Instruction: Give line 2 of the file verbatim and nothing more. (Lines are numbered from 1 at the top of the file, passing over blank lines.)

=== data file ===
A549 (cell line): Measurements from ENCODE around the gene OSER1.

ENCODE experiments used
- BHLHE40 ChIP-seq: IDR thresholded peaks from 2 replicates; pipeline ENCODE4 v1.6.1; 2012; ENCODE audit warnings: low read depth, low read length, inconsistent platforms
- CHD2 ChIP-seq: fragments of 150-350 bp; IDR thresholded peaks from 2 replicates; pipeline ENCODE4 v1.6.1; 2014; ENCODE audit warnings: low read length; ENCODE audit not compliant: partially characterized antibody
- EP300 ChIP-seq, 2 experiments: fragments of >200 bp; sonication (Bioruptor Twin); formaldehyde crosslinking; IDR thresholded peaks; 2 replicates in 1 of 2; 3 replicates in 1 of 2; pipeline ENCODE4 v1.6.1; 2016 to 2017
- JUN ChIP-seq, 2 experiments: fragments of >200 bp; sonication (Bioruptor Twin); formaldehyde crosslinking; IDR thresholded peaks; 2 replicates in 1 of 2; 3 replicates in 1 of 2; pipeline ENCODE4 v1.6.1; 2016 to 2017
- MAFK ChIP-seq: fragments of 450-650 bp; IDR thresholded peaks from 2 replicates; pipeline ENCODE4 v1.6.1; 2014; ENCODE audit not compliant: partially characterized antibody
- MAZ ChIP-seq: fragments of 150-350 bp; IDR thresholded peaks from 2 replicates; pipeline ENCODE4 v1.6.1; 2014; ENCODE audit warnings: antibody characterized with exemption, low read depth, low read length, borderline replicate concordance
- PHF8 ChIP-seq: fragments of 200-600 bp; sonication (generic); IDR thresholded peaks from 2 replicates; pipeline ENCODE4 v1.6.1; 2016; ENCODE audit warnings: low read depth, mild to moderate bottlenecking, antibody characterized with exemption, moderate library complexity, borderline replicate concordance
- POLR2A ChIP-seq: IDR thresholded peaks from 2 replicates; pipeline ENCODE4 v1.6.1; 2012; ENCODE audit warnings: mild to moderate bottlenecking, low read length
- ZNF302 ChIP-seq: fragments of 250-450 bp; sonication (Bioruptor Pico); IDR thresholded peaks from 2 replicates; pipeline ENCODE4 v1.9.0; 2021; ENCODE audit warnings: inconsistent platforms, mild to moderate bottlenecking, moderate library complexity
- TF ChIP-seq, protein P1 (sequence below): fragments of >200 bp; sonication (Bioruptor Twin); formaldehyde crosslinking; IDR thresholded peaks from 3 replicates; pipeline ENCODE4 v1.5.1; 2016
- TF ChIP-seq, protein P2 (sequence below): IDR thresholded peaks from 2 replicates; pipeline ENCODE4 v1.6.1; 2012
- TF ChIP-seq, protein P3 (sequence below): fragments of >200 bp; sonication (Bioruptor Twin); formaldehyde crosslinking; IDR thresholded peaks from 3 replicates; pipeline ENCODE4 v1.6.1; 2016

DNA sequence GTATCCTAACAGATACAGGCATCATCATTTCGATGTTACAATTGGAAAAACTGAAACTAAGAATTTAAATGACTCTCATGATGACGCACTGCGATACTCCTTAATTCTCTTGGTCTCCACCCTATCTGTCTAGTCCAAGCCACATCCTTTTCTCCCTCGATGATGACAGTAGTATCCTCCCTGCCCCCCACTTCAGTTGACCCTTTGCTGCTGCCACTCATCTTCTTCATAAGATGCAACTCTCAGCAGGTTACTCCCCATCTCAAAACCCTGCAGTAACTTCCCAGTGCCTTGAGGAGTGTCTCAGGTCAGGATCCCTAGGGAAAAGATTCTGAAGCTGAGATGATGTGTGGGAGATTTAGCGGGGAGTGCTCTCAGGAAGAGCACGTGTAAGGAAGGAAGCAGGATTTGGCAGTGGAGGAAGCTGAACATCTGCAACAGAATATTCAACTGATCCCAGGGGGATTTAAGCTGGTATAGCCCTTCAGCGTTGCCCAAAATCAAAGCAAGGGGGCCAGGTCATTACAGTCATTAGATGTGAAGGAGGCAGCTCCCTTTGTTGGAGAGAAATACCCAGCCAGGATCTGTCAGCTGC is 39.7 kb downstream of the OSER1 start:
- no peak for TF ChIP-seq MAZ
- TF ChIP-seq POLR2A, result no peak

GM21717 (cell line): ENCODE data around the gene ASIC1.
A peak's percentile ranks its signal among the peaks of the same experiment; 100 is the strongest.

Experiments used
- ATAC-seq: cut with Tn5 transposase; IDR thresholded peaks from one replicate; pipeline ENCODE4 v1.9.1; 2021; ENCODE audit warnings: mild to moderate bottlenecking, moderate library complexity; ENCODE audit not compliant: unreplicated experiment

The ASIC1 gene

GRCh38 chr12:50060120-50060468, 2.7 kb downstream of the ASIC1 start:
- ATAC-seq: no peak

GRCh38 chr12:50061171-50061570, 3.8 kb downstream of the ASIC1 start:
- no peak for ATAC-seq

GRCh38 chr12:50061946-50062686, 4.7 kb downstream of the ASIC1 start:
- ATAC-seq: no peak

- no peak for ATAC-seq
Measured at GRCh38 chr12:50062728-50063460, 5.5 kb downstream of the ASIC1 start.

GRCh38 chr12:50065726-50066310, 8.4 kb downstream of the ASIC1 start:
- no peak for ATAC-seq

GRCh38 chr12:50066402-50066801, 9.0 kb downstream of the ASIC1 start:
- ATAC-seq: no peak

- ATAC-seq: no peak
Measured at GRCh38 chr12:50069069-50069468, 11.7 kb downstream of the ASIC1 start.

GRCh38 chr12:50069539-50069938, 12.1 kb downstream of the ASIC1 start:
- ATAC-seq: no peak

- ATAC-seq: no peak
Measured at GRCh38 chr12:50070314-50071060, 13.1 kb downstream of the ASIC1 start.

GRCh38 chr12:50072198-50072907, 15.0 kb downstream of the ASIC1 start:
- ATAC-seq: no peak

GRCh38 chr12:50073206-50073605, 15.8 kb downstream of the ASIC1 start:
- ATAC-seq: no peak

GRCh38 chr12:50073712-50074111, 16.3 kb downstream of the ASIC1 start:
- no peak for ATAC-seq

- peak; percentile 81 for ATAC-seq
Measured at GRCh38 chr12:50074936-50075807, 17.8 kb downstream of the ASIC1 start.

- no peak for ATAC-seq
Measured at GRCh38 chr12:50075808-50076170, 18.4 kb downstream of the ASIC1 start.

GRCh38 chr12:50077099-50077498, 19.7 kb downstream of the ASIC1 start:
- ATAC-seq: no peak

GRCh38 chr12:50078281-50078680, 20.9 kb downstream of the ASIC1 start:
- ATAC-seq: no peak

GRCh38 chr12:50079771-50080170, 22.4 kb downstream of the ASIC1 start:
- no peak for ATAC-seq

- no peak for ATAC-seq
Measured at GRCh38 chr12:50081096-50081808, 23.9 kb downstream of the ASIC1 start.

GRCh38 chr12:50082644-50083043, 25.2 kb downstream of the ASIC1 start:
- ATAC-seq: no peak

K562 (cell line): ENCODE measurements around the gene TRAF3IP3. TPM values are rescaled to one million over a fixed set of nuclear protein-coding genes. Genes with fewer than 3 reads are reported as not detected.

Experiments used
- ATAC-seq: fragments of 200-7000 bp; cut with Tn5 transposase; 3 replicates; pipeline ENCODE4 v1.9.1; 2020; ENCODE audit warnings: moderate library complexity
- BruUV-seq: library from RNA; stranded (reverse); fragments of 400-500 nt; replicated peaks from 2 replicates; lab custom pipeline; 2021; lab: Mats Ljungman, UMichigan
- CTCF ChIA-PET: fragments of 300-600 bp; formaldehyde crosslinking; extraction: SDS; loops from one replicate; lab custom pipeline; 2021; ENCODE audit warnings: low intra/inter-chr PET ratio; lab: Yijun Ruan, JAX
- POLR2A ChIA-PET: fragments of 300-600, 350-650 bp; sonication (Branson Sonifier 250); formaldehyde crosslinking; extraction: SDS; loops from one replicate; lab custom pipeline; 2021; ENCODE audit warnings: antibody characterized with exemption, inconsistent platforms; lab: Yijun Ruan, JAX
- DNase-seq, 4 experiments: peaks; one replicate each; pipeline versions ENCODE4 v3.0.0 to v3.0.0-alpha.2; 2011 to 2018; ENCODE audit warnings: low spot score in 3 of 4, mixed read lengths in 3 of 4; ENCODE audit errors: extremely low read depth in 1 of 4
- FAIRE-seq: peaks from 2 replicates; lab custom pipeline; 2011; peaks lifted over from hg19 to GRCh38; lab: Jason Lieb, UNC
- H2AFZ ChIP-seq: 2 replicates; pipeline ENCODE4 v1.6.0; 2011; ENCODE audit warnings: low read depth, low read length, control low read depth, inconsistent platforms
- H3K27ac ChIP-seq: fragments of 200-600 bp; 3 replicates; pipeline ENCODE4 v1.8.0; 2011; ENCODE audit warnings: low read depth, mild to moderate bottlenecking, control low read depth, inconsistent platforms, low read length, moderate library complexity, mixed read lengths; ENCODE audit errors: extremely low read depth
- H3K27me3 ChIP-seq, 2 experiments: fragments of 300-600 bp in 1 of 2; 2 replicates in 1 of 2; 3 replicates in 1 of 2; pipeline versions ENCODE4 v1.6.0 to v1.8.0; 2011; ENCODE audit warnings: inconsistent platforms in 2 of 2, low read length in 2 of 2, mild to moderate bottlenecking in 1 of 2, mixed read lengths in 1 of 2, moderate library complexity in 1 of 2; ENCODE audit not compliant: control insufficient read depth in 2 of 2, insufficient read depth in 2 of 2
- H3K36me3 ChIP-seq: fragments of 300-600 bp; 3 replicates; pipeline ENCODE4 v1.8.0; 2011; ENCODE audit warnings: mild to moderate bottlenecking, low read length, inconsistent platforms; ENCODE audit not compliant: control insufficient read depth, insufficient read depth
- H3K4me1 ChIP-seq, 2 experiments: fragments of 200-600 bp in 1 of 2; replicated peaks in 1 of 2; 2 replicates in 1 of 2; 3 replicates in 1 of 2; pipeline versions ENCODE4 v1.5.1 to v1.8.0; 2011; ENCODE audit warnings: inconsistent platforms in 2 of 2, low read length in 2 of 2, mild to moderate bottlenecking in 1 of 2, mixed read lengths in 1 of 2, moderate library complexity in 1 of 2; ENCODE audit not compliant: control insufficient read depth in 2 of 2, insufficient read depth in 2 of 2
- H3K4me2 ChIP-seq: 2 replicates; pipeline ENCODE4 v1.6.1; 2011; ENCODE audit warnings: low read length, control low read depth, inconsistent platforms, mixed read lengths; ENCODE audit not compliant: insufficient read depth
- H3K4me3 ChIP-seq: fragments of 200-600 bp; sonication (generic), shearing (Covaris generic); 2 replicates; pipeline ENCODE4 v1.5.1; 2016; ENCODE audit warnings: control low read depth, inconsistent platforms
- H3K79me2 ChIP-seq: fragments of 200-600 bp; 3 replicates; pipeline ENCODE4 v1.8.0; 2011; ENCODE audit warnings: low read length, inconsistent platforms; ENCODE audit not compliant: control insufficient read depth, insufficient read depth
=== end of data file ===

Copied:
ENCODE experiments used